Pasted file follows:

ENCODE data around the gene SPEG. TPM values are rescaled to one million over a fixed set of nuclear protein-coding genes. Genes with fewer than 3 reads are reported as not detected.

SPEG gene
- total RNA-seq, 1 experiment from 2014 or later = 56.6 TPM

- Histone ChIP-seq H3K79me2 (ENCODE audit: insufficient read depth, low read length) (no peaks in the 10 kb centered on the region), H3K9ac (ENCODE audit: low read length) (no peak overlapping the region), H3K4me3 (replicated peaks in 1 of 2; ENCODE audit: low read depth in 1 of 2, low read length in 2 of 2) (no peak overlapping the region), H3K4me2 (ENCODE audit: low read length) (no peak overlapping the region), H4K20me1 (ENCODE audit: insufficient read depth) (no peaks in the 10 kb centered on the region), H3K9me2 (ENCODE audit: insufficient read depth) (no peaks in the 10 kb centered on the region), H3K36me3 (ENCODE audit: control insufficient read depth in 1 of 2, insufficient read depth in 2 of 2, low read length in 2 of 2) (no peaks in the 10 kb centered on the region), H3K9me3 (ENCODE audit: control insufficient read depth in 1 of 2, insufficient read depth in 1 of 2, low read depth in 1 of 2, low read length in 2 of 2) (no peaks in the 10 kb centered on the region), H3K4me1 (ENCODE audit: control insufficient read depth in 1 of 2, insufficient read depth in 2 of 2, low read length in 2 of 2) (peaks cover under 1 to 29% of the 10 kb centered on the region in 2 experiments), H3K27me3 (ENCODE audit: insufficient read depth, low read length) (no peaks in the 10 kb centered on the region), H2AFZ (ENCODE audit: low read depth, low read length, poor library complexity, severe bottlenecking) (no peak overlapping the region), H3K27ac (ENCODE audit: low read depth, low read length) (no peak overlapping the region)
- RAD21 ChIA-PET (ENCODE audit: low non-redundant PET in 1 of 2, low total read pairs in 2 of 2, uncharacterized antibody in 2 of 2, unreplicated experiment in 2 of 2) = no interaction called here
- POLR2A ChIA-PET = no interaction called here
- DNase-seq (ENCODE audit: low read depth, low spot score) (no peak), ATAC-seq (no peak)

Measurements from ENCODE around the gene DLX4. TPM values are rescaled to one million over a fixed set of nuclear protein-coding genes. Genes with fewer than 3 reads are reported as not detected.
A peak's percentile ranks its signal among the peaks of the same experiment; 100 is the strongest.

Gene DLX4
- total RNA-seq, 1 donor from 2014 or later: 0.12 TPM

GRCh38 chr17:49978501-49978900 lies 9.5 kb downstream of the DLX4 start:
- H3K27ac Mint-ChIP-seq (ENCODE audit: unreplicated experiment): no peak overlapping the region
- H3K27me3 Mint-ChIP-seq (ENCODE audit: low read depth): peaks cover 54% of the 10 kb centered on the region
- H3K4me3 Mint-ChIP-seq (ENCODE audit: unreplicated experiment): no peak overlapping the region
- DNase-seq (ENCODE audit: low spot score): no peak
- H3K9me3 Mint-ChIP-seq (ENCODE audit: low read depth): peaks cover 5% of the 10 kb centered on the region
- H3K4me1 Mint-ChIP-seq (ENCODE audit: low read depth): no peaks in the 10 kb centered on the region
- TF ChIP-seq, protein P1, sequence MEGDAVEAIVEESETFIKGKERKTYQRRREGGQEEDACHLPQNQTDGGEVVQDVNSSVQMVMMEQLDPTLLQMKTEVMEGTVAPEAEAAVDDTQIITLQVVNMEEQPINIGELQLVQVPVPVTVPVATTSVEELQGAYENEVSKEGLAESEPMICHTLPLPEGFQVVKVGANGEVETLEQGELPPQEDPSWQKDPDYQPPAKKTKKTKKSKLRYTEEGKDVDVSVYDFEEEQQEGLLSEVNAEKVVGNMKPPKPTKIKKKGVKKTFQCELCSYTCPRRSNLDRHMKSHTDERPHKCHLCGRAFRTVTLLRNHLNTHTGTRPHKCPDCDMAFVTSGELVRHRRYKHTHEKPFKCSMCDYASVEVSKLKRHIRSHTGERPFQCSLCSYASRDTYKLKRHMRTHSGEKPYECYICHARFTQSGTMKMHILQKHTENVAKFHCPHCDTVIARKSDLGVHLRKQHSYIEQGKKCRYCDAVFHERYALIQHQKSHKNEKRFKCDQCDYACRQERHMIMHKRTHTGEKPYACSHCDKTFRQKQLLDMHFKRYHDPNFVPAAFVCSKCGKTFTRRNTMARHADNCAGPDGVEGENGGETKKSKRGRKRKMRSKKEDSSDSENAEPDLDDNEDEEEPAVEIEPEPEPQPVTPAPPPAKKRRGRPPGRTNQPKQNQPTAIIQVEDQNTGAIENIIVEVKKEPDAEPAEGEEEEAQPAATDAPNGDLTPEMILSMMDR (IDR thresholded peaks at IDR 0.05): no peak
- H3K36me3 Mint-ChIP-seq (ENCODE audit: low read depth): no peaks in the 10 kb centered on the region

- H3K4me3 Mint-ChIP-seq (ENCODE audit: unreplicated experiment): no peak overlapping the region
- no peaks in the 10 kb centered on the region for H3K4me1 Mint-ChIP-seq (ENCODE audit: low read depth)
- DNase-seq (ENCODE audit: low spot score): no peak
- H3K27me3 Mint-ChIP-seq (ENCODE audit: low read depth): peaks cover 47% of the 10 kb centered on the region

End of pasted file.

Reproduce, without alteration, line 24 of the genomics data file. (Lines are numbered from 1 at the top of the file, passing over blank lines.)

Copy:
- H3K27me3 Mint-ChIP-seq (ENCODE audit: low read depth): peaks cover 47% of the 10 kb centered on the region